Should President Trump be investigated over whether he has violated the Constitution? Two Brookline residents will ask Town Meeting next month to support a Congressional probe into Trump’s business and financial dealings.
If approved, the nonbinding resolution would call on the the House Judiciary Committee to investigate whether there is sufficient evidence to impeach the nation’s 45th president.
Lisa Kolarik, one of the petitioners, told the Globe she decided to take action against Trump because Trump’s business activities could interfere with his decisions as president.
“Why should someone run roughshod over the Constitution, while everyone else looks the other way?” said Kolarik.
Similar measures have already been approved in Cambridge, along with Charlotte, Vt., and three cities in California.
The Constitution’s emoluments clause states that no one holding federal office “shall, without the consent of the Congress, accept of any present, emolument, office, or title, of any kind whatever, from any king, prince, or foreign state.”
The language of the proposed Brookline resolution alleges “from the moment he took office, President Trump was in violation of the Foreign Emoluments Clause and the Domestic Emoluments Clause” of the Constitution.
Kolarik and Alexandra Borns-Weil wrote that the proposed resolution can help build public support for impeachment and help show lawmakers the will of their constituents.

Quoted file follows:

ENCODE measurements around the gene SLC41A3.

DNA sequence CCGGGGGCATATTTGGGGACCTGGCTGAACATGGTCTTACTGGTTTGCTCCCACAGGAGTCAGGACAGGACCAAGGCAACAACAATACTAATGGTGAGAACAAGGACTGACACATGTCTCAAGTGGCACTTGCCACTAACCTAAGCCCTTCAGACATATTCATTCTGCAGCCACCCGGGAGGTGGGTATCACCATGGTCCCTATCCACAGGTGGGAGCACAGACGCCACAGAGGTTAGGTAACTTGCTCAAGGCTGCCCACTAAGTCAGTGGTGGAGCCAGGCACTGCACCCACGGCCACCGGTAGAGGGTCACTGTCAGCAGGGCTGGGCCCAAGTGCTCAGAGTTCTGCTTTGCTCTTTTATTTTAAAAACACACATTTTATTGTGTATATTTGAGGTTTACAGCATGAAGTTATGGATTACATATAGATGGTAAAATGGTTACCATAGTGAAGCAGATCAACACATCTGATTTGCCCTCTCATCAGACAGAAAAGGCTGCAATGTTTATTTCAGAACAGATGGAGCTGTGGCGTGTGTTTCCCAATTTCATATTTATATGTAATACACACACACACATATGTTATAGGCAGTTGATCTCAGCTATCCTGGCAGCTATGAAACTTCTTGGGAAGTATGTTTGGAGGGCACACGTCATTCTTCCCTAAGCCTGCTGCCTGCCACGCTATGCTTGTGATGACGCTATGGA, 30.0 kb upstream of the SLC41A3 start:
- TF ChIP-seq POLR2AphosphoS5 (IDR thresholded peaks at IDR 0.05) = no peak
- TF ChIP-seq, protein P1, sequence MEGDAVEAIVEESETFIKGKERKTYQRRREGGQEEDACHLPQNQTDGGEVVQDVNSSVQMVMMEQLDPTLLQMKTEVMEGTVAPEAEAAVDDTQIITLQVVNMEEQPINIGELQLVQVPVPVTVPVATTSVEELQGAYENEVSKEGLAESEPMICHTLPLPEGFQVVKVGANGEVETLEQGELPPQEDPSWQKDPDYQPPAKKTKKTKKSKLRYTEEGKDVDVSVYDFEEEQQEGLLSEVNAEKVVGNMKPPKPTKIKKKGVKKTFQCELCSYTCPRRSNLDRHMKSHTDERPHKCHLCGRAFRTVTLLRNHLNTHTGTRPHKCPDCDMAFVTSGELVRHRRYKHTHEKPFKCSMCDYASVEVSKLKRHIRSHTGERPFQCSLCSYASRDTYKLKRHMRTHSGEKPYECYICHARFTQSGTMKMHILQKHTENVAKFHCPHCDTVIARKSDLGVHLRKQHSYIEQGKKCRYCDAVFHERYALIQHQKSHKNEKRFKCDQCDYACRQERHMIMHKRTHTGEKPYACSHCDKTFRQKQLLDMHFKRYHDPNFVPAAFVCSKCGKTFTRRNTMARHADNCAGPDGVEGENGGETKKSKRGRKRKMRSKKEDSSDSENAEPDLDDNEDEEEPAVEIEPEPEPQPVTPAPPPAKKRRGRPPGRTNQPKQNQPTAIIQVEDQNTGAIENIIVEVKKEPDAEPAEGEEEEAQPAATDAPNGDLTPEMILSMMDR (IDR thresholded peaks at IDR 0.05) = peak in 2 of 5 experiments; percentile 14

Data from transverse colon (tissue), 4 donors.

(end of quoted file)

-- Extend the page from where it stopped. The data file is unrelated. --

“There is plenty of evidence now to impeach President Trump for violations of the Foreign and Domestic Emoluments Clauses of the Constitution,” the pair wrote in an explanation for the warrant article. “It is our duty as citizens to make sure that the Constitution is enforced.”
In an interview, Kolarik said she hasn’t been politically active in the past. But she backed Hillary Clinton during the 2016 race, and decided to take action against Trump after his election.
“If we don’t stand up for this stuff, its just going to be eroded,” she said.
Even before Trump took office, legal experts debated whether the worldwide reach of his companies would present possible conflicts of interests for himself as president.
Trump opponents filed suit shortly after he took office, claiming that Trump violated the Constitution by allowing his business to accept payments from foreign governments.
The Brookline measure is part of a special Town Meeting warrant that coincides with the already scheduled spring Town Meeting that starts May 23.
Brookline residents can petition selectmen to call a special Town Meeting if they gather at least 200 signatures. Kolarik and Borns-Weil collected 492, said Patrick J. Ward, the Brookline town clerk.
Selectmen executed the warrant for the special Town Meeting on Tuesday.John Hilliard can be reached at email@example.com.